Everything you need to know about FIFA's plan to introduce blue cards

Everything you need to know about FIFA's plan to introduce blue cards

The people in charge of football's rules are keen to trial sin bins and other new measures in a bid to improve player behaviour - especially with regard to how they interact with the referee.

Blue cards and sin bins aren't actually a new idea to football. They have been using a version of the idea in amateur football for a while and reports have been positive.

However, not everyone is excited about the idea of a new card in football - or the idea of sending a player off for a period of time during a game.

Here, SABC Sport goes through all the most important information and notable reactions to the idea of bringing sin bins to football.

Are sin bins coming to football?

The International Football Association Board (IFAB) is set to publish protocols in an effort to improve player behaviour, including trials for a sin-bin, which have been trialled successfully at grassroots level and are now set to be tested higher up the chain.

However, during the initial trial phase, top-level competitions will not be involved. This is to avoid confusion among players – for instance, if their domestic league ran a trial but a continental competition they were involved in at the same time did not.

Is there a new card in football?

We understand referees will be given a new colour of card to be used when a player must go to the sin-bin rather than be cautioned or sent off entirely - blue.

Sin-bins will be used for two specific offences – dissent and tactical fouls that cause a cynical break in play. 

When shown a blue card, the offending player will go to the technical area for 10 minutes. If a player has already been booked, a blue card will mean they are sent off. Two blue cards will also result in dismissal.

What other measures are the IFAB looking at?

As well as sin-bins, competitions will have the option to trial ‘captain only zones’. These are to be used by referees when they feel threatened or intimidated and mean that once the zone has been created, only team captains should enter. 

A further trial is understood to centre on ‘cooling-off’ periods, where a referee sends teams to their penalty areas to calm down after a mass confrontation, for example.

Another trial will look at a new approach to how long goalkeepers can handle the ball, and how play should restart when they hold on too long. 

Currently, goalkeepers can hold on for six seconds and anything over that is supposed to be penalised with an indirect free-kick, but lawmakers are concerned this is not being properly enforced.

Blue card trial plans delayed

IFAB has delayed plans to publish details of sin bin trials at higher levels of football until at least next March.

It is unclear precisely why the IFAB has chosen to delay the publication and which aspects of the protocols remain under discussion.

“Any such trials, if implemented, should be limited to testing in a responsible manner at lower levels, a position that FIFA intends to reiterate when this agenda item is discussed at the IFAB AGM on March 2,” FIFA said in a statement.

Reactions to the idea of blue cards and sin bins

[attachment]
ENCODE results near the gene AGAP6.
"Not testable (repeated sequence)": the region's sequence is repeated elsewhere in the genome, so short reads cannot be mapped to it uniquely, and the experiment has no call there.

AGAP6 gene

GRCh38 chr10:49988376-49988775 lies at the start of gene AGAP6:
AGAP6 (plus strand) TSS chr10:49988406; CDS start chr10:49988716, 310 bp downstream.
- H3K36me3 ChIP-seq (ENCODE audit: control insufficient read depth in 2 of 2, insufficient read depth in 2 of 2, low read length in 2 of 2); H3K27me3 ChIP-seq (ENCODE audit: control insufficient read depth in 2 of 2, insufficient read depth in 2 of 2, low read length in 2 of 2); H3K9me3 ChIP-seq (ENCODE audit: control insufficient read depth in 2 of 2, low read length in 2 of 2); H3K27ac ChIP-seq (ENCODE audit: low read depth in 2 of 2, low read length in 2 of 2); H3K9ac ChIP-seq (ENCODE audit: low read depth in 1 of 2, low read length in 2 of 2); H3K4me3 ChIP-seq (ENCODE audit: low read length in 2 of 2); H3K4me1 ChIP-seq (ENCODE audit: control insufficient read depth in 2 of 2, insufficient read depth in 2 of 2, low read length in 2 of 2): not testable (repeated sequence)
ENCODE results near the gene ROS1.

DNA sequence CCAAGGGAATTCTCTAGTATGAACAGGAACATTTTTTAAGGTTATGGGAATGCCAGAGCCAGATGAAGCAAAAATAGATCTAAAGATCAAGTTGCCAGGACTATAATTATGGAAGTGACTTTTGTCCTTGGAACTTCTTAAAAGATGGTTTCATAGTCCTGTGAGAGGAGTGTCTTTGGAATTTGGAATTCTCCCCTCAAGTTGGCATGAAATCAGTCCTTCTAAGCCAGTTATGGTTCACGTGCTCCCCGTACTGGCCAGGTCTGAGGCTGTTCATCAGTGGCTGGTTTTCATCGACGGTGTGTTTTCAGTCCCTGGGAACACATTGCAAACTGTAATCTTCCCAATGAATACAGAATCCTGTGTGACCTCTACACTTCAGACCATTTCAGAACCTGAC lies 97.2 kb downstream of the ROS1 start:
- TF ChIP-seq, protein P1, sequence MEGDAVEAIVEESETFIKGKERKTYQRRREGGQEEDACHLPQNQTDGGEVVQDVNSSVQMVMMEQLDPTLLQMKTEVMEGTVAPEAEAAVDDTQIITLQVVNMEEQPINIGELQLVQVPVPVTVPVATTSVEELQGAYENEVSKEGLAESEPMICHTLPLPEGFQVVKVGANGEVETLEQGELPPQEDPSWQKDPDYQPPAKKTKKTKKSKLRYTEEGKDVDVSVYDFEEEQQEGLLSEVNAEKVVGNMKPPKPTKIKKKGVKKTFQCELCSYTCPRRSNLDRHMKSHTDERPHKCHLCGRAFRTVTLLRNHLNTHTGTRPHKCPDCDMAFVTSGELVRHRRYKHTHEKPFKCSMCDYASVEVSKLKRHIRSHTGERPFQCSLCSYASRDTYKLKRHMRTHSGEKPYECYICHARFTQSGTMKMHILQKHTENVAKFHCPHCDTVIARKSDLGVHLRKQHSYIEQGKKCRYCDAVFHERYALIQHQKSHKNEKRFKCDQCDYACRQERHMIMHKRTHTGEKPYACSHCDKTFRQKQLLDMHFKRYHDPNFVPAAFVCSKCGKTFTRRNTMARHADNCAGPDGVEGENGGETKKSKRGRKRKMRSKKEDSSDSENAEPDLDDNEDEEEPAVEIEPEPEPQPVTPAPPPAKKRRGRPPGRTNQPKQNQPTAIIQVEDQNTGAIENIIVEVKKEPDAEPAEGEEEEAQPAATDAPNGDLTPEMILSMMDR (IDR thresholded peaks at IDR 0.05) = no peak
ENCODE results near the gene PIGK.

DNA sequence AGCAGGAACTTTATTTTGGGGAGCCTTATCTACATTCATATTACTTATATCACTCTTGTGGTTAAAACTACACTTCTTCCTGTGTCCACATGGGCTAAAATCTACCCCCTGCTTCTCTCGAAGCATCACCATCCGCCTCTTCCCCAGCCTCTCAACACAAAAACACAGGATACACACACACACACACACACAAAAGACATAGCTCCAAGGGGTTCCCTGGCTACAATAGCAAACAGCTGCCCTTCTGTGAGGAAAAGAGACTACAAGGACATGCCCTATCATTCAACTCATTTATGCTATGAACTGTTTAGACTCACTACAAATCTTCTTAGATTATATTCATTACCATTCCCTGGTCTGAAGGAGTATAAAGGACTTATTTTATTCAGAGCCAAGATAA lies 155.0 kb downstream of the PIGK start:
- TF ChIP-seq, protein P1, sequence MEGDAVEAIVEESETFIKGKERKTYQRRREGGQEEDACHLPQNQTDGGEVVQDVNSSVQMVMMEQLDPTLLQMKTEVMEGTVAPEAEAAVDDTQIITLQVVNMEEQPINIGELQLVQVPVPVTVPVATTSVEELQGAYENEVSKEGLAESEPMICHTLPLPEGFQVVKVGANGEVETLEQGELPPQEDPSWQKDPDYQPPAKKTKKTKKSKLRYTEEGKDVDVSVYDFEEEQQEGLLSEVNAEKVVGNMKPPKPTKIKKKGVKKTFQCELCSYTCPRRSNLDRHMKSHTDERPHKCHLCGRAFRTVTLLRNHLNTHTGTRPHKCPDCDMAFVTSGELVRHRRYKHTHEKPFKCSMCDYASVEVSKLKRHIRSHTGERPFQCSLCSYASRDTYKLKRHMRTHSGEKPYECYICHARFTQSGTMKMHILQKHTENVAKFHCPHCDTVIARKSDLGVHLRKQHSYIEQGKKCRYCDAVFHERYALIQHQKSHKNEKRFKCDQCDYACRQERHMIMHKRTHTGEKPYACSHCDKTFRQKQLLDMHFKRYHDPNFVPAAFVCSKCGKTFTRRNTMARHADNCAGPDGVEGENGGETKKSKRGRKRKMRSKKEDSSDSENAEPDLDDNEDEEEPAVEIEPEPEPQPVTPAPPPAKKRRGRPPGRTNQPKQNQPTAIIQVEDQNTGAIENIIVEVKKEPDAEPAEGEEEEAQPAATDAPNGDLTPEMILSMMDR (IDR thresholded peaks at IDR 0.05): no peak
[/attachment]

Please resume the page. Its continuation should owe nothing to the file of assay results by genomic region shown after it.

As with any idea that proposes a major shake-up to the status quo, there has already been some significant pushback on the idea of sin bins and blue cards in football.

Tottenham Hotspur manager Ange Postecoglou has gone the furthest with his suggestion that blue cards could "destroy football".

“One team being down to 10 men for 10 minutes, you know what it’s going to do to our game? It’s going to destroy it, mate,” Postecoglou insisted.

“You’re going to have one team just sitting there trying to waste time for 10 minutes waiting for a guy to come on.

“Every other sport is trying to declutter. All we’re trying to do is go the other way for some bizarre reason.”

Liverpool manager Jurgen Klopp agrees although he was a bit more subdued with his criticism in suggesting it "doesn’t sound like a fantastic idea".

“I think everything that the actual situation shows is that we should keep it as simple as possible, for the referees as well," he said.

“It’s a difficult job, often quite emotional when we speak about it more so because it’s after the game, and I think the introduction of a blue card would just give more opportunities to fail as well because the discussion will be: ‘It was a blue card, should it have been a yellow card, now it’s 10 minutes off, in the good old times it would have been a red card or only a yellow’."

However, it isn't all negative. A referee from grassroots football where the idea of sin bins has been implemented said that, while it was a shock to players initially, the idea has had a positive impact on the game.

“I was a referee when it came in and I think it was a little bit of a shock to the system for some players, but I think they’ve all got used to it at that level now," he said.

“I think we all thought something needed to happen because the level of challenge turning into abuse or confrontation to referees has been on the rise.

“Effectively what you’re doing is cooling a player off for 10 minutes, which takes that confrontation out of the game."

READ MOREFive things we learned from the Africa Cup of Nations